So. It’s been a while. Four-and-a-half months to be exact that I’ve been lost in Limbo and you along with me. I can’t say I’m surprised — I’m easily distracted and have often felt overwhelmed these last few months. It’s also par for the course for my personal creative projects to suffer derailment just as they start really chugging along. I’ve learned this is due to faltering self-confidence and fear, the two really going hand-in-hand. And while I’m disappointed by this derailment, I’m learning to not be hard on myself, instead taking it in stride and using the downtime to recharge, rather than beat myself up. Easier said than done, but I’m becoming better at accomplishing that with practice.

I’m a collector, especially of creative ideas, stories and images. Stumbling across a new radio station and a photographer whose images blew my mind, I’ve found my imagination quite sparked. Now to let it percolate for a bit and see where it takes me. So far, nudging me to resurrecting my blog has been a great start.

Stay tuned to see where this ever wandering path will continue to take me. I promise not to keep you waiting longer than a week again.

Sucker Punch!

Over the weekend I stumbled across this AWESEOME clip and the first watch, I was just completely blown away by this kid’s talent. Cirque du Soleil should really snap him up. On second watch I couldn’t get the song he performed to out of my head, so I quickly Googled it. Both the original video and the cello performance inspired by it were like a sucker punch to my creativity and as the wind WHOOSHED out of my inner editor, my creativity lunged at the page hungry for expression after being kept on a leash for well over 3 weeks.

It feel good. I wrote for three hours, not once editing what fired out of my fingers. But as I take a break, I’m left wondering why my editor can’t play nice and allow my creativity the room to play before tromping in and fixing it all, strangling the words so it can correct as I go. I don’t enjoy smashing him to pieces like the broken glass in the foreground of the first video, because he’s really good at what he does…just not when he’s doing it at the same time my creativity is trying so hard to manifest.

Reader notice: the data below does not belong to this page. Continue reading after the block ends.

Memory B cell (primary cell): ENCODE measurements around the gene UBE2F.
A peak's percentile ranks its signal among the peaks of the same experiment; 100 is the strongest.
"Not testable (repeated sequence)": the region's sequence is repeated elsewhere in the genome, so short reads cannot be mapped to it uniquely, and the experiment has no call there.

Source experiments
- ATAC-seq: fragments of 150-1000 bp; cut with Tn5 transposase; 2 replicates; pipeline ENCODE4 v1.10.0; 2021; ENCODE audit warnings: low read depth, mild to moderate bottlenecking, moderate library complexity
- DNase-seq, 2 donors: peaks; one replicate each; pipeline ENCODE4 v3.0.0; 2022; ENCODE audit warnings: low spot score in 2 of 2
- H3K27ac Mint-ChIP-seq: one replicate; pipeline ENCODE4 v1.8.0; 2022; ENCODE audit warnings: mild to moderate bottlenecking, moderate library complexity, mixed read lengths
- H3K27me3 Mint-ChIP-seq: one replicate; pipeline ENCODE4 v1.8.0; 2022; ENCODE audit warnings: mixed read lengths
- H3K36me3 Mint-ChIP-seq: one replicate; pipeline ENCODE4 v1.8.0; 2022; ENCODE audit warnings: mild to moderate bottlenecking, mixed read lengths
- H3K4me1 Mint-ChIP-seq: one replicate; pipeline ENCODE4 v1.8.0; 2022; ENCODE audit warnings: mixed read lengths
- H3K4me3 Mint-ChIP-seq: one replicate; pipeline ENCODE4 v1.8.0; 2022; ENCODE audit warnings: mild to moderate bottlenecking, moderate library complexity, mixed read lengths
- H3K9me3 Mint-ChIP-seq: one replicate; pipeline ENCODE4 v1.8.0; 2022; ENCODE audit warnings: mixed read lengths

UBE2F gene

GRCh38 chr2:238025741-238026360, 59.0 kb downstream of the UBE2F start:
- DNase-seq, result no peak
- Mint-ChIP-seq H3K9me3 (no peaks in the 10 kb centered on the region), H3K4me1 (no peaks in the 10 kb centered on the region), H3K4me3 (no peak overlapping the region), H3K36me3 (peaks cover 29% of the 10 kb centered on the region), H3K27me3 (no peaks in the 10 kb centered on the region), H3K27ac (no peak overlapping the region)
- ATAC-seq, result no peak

I know one thing though, because this is usually the way it goes, I will not hesitate to sock the wind from his sails again the next time I need the room to create.


Again, another two three weeks has zipped by between posts, even after I set myself up to continue the ideas set forth in my last post. One thing I’ve been trying very hard to do, is to start my week off with a BANG! By getting as much work done as I can in the beginning, I hoped I might have a bit more free time at the end of the week to focus on my own projects, like this blog and my own writing and heck, maybe even get back into taking the yoga classes I used to be so fond of.

A funny thing has happened along the way to accomplishing that. Well maybe not funny…I always try to find the humour in life’s pitfalls, but I have to admit that I’m drawing on the dregs of my normally optimistic view of life lately. The cracks in my rose-tinted glasses have been showing for a while and it’s been a challenge to navigate the fractured path I’ve been running down. I’ve never run a marathon physically, but I think I can certainly qualify for running one emotionally and mentally and as any athlete well knows, to stumble is to come face-to-face with your limits, but with proper training that is the threshold you face down with determination and push through to the other side towards victory. To fall though, is to invite disaster. Whether it be the minor pain of scraped knees or a more serious injury that is potentially career ending.

Because I’m fascinated by the saying: “That which does not kill us, makes us stronger.”  Why are some of us able to endure an endless obstacle course of pitfalls, where others stumble and falter? Where do some us find the courage and resilience to get back up and keep going where others give up, or break under the pressure. I find this question of inner strength especially intriguing when it comes to the characters in the stories we tell. Let’s face it, most authors LOVE throwing an endless barrage of life-altering challenges at our characters — conflict makes for a compelling story. I readily admit that I have a hard time caring for a protagonist if I don’t get to see him vulnerable, break down and cry, or bleed a little.